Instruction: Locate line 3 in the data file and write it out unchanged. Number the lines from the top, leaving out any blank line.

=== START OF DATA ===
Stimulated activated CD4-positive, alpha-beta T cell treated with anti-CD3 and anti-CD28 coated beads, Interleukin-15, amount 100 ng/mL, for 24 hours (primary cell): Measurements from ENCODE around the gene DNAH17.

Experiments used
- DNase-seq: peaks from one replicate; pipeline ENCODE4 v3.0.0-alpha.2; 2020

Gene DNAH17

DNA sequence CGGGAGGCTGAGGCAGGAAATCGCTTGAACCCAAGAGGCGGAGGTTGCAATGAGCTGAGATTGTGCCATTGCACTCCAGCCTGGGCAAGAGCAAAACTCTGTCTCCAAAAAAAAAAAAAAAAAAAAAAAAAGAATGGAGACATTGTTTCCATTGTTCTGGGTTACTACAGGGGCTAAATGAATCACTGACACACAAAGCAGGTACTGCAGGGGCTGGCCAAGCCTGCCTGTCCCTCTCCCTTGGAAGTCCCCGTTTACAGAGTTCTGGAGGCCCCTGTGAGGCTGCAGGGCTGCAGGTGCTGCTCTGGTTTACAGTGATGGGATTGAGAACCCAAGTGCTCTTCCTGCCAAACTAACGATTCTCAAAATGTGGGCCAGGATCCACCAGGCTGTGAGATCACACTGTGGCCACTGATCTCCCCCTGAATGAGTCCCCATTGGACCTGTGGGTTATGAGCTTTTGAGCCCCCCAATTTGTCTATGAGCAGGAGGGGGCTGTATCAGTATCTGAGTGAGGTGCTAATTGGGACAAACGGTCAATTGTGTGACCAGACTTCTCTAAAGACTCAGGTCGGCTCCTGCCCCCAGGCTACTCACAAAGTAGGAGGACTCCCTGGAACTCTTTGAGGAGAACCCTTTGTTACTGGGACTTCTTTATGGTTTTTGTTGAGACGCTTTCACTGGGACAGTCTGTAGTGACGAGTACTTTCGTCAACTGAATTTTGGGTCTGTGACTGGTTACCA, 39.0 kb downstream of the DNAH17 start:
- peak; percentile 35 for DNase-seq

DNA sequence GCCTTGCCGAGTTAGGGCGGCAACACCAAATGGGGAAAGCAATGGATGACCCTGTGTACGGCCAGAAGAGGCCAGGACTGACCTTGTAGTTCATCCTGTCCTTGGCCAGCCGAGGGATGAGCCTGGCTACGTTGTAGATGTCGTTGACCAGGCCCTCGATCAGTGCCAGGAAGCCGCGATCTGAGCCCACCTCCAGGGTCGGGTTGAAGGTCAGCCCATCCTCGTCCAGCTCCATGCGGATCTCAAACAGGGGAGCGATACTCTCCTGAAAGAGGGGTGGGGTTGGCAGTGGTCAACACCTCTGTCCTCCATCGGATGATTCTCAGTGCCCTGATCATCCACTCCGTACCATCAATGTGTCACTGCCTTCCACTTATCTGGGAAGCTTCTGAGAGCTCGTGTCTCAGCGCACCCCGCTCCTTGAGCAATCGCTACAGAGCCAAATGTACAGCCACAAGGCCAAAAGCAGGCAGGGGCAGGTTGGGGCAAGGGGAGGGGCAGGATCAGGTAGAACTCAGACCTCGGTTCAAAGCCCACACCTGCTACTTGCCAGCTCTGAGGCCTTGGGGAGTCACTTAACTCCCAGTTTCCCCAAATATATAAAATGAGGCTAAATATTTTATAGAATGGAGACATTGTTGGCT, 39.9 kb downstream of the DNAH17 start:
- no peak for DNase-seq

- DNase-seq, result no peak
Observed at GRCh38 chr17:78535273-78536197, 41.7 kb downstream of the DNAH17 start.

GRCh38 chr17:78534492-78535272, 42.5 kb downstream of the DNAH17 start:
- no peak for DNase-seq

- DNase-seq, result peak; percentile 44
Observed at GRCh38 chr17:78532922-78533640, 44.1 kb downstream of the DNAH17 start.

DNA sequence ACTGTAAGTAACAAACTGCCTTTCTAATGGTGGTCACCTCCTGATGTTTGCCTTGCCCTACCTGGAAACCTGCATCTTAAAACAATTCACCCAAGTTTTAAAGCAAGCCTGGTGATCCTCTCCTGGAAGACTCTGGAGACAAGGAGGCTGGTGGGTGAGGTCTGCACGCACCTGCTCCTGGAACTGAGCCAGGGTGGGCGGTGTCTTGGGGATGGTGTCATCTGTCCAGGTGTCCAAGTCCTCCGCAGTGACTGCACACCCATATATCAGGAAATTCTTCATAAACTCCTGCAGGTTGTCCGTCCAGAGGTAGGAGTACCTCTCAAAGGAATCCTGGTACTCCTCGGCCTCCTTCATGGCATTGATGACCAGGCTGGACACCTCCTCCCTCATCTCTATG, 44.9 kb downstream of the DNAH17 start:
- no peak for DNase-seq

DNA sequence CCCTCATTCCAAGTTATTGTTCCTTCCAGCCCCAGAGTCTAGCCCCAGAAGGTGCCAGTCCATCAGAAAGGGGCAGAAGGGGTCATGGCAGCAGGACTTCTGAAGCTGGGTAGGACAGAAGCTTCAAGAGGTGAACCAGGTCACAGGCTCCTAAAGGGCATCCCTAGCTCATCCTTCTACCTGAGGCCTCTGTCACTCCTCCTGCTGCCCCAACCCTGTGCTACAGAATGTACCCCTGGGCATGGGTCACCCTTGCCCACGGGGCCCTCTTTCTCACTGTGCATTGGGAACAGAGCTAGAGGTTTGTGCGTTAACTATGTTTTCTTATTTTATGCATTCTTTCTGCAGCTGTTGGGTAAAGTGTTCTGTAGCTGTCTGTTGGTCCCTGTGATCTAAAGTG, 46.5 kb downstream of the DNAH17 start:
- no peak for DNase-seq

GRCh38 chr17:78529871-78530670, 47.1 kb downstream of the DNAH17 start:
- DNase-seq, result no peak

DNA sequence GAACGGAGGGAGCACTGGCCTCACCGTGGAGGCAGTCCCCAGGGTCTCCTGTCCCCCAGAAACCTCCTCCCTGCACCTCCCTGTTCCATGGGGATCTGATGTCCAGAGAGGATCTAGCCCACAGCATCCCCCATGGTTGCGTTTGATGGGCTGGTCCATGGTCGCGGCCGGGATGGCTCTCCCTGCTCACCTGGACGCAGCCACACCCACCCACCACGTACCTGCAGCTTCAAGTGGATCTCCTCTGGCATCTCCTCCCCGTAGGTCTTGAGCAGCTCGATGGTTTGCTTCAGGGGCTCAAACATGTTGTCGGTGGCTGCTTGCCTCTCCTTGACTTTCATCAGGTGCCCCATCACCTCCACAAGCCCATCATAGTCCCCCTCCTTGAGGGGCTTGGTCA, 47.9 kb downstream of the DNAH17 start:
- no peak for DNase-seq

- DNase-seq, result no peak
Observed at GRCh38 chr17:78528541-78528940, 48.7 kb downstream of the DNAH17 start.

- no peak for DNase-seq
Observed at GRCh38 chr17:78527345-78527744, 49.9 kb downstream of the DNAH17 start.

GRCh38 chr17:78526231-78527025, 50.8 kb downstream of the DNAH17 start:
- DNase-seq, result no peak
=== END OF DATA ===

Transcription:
- DNase-seq: peaks from one replicate; pipeline ENCODE4 v3.0.0-alpha.2; 2020